Can you think of a more iconic symbol of Canadiana than the beaver? Early French Canadian fur traders working for the Hudsons Bay Company and North West Company canoed inland thousands of kilometers in search of Castor Canadensis. These 'Voyageurs' become recognized and known by their distinctive red toques, worn to ward off the cold Canadian winter.
When I started this piece, I didn't imagine it would turn out as it has. Maybe I painted a beaver wearing a bright red toque and flashing a peace sign through his wry expression because of my quirky sense of humour? Or, maybe it's my acknowledgment of changing cultural norms that led to the decline of the fur trade? Whatever the reason, I'd love to see the reaction a modern-day trapper would have when he came across a beaver flashing a peace offering.
Whatever my inspiration may have been, this pop-art piece should inspire you to add a little Canadensis to your walls.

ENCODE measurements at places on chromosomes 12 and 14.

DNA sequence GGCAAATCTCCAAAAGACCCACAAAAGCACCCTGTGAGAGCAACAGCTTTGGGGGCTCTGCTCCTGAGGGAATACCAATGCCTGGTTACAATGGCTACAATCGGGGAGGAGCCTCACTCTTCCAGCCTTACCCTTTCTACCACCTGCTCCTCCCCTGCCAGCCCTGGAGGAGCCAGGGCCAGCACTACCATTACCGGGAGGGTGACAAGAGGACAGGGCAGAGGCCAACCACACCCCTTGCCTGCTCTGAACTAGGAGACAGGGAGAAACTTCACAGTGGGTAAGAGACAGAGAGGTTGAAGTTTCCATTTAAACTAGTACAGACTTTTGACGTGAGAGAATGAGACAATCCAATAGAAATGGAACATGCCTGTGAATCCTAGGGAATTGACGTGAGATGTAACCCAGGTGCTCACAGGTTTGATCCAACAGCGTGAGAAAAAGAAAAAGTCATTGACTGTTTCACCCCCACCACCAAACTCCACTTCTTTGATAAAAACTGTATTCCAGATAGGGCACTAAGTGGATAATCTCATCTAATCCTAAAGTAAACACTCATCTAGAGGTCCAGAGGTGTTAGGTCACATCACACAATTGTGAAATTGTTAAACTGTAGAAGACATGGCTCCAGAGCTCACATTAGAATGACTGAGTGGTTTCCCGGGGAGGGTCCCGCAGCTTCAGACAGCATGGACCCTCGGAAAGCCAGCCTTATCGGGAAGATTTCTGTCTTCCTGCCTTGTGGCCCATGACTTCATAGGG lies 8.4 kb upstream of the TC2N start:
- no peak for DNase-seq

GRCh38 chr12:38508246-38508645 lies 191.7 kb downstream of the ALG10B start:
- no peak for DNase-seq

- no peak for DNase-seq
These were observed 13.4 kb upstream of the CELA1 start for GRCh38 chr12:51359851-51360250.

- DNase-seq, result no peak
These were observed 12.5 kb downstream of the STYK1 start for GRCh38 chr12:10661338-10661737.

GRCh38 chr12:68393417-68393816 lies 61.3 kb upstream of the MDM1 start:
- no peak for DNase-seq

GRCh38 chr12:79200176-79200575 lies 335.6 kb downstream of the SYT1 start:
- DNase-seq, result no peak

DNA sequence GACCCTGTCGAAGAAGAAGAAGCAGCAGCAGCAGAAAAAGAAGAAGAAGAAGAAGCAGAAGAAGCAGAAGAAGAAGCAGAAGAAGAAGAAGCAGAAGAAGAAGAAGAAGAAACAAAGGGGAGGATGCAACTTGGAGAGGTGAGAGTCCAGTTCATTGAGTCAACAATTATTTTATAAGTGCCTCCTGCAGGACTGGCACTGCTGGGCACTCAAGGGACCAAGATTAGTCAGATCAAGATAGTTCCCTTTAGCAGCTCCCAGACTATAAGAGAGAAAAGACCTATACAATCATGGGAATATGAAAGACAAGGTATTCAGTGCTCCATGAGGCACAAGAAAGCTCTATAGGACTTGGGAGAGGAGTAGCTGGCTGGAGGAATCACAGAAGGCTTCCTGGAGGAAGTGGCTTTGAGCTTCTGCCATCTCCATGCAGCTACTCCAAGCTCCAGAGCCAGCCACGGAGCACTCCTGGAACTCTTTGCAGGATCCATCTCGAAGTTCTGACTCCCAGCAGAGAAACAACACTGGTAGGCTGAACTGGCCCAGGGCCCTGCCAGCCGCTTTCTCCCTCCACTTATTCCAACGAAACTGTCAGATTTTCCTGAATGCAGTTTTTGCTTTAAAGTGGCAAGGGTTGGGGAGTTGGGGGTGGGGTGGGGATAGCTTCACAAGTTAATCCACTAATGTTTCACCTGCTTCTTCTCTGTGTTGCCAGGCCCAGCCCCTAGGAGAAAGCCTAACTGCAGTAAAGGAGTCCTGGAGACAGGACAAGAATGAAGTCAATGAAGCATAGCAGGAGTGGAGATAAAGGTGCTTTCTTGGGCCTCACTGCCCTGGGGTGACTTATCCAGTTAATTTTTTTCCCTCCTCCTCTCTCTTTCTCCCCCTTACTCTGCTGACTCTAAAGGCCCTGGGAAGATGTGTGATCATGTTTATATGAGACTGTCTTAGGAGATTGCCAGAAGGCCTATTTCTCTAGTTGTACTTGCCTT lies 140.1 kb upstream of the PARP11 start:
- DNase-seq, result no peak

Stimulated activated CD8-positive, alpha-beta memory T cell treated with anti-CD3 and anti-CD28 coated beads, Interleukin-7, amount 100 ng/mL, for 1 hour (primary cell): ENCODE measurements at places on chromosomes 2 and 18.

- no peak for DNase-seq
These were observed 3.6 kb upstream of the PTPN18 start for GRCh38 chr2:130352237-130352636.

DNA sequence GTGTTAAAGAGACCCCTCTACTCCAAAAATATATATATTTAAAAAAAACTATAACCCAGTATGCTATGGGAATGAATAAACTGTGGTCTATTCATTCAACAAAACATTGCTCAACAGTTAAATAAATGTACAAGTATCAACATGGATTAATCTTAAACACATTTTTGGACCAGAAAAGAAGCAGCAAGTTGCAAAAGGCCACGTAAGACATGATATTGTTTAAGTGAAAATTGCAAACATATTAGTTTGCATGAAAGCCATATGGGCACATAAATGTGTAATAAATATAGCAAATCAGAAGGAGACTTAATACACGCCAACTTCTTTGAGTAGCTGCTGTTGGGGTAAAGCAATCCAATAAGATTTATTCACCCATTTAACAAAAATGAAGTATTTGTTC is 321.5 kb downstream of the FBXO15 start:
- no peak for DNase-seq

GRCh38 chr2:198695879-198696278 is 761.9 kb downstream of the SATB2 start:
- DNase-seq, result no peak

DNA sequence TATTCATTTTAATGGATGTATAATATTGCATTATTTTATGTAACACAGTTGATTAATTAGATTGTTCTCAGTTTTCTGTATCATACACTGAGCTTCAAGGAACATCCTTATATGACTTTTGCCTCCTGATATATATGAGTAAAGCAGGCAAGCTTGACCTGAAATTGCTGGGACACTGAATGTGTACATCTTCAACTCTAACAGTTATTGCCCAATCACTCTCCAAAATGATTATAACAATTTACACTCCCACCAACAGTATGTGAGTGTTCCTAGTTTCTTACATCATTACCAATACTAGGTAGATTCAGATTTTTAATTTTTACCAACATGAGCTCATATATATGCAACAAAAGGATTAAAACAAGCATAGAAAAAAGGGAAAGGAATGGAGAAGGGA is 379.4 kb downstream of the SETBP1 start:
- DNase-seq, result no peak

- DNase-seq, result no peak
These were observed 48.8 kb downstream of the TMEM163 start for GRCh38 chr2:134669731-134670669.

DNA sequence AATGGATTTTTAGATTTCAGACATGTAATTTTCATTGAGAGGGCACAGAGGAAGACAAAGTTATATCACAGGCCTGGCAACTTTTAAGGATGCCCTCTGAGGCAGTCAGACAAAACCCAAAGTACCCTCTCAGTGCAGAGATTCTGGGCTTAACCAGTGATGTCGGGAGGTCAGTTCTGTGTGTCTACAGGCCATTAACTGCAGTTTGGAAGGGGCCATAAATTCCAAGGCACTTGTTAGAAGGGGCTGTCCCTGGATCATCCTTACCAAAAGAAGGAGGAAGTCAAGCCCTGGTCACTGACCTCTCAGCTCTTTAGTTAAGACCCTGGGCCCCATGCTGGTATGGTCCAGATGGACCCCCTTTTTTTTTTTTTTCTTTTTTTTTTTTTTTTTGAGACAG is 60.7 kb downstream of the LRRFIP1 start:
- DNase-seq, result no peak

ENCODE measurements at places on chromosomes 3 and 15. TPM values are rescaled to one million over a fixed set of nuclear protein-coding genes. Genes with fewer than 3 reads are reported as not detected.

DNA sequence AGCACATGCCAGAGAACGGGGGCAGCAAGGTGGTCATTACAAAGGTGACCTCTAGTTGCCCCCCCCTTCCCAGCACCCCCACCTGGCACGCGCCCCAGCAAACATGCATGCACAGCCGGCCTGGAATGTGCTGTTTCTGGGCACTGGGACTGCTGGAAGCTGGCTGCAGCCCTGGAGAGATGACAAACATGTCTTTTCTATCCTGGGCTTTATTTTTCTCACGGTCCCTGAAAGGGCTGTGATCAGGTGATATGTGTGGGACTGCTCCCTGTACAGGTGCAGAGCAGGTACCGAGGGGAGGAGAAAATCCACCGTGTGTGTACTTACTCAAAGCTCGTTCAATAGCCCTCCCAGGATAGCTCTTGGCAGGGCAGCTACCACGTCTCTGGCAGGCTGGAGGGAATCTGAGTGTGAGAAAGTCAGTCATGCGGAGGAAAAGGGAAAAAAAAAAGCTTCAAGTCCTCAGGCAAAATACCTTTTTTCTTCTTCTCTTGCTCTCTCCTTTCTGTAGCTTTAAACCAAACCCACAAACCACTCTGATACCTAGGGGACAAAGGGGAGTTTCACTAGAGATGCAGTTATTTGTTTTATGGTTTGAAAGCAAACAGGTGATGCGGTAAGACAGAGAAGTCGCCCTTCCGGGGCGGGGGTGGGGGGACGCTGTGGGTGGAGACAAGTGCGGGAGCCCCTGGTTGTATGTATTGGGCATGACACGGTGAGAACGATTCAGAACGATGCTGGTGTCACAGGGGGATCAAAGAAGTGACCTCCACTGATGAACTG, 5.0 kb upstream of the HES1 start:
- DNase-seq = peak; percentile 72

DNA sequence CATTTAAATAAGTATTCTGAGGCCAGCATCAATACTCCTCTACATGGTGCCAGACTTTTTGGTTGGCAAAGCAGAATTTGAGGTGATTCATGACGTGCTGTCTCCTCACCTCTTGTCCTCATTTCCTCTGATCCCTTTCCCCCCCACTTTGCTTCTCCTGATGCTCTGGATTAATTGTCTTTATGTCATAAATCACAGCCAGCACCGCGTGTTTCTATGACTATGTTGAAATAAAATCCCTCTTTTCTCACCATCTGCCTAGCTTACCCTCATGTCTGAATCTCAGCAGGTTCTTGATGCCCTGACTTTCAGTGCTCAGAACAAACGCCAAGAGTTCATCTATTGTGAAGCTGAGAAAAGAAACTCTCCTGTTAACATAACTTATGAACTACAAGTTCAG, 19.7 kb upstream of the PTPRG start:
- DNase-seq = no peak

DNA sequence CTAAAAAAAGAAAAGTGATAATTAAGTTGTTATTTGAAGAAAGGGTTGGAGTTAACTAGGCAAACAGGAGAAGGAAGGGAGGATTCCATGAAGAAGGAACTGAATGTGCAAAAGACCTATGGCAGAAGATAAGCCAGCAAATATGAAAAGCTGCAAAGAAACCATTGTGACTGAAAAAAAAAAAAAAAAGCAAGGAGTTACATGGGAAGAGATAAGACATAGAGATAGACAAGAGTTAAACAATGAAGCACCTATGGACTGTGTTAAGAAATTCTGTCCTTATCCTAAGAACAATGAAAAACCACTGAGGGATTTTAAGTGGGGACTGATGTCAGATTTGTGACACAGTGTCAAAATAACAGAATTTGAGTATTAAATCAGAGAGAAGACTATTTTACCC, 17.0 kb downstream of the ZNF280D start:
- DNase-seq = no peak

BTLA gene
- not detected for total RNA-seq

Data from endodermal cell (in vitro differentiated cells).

1927 ushered in the end of prohibition in Ontario and with it competition for the bootleggers that made their fortune selling beer and spirits on the black market. The Ontario...
Canadian Pacific Airlines operated in Canada from 1942-1987. In 1968 they trimmed the name to CP Air. The 60s was an innovative era for graphic design too. It was the...
Saturday night in Canada has been known as 'Hockey Night' since the 1930s when Canadians huddled around the radio to listen to Foster Hewitt's iconic NHL broadcasts on the radio....